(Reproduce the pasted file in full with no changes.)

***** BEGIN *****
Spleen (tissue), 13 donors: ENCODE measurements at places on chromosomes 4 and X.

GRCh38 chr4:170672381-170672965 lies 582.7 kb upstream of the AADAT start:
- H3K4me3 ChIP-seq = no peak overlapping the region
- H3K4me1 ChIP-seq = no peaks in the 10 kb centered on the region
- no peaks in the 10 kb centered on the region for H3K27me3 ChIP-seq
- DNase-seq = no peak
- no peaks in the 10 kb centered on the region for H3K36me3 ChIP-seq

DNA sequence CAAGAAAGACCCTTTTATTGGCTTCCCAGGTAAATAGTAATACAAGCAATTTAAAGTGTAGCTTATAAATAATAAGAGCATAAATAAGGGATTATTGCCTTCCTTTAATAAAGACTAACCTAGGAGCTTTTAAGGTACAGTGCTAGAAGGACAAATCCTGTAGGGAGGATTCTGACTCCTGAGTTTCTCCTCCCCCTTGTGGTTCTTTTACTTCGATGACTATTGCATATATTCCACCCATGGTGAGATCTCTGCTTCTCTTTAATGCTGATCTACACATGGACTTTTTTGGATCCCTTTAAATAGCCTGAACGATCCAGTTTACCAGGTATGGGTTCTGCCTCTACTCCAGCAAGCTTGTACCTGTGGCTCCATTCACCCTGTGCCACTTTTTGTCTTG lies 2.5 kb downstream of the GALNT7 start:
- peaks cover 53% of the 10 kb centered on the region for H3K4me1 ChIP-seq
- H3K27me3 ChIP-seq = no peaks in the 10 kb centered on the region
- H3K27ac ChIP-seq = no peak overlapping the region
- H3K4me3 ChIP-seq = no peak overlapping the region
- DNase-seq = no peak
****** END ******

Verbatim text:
Spleen (tissue), 13 donors: ENCODE measurements at places on chromosomes 4 and X.

GRCh38 chr4:170672381-170672965 lies 582.7 kb upstream of the AADAT start:
- H3K4me3 ChIP-seq = no peak overlapping the region
- H3K4me1 ChIP-seq = no peaks in the 10 kb centered on the region
- no peaks in the 10 kb centered on the region for H3K27me3 ChIP-seq
- DNase-seq = no peak
- no peaks in the 10 kb centered on the region for H3K36me3 ChIP-seq

DNA sequence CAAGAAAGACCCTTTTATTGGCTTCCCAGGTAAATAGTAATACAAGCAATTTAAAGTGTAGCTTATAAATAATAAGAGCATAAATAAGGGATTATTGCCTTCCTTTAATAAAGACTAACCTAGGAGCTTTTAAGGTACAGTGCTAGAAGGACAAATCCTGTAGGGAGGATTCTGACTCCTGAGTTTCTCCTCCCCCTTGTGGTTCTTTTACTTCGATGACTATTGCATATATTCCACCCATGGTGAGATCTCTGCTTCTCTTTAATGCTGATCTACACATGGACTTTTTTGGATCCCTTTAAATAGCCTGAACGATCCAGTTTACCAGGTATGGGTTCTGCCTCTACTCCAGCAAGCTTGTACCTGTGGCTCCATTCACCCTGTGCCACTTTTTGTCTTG lies 2.5 kb downstream of the GALNT7 start:
- peaks cover 53% of the 10 kb centered on the region for H3K4me1 ChIP-seq
- H3K27me3 ChIP-seq = no peaks in the 10 kb centered on the region
- H3K27ac ChIP-seq = no peak overlapping the region
- H3K4me3 ChIP-seq = no peak overlapping the region
- DNase-seq = no peak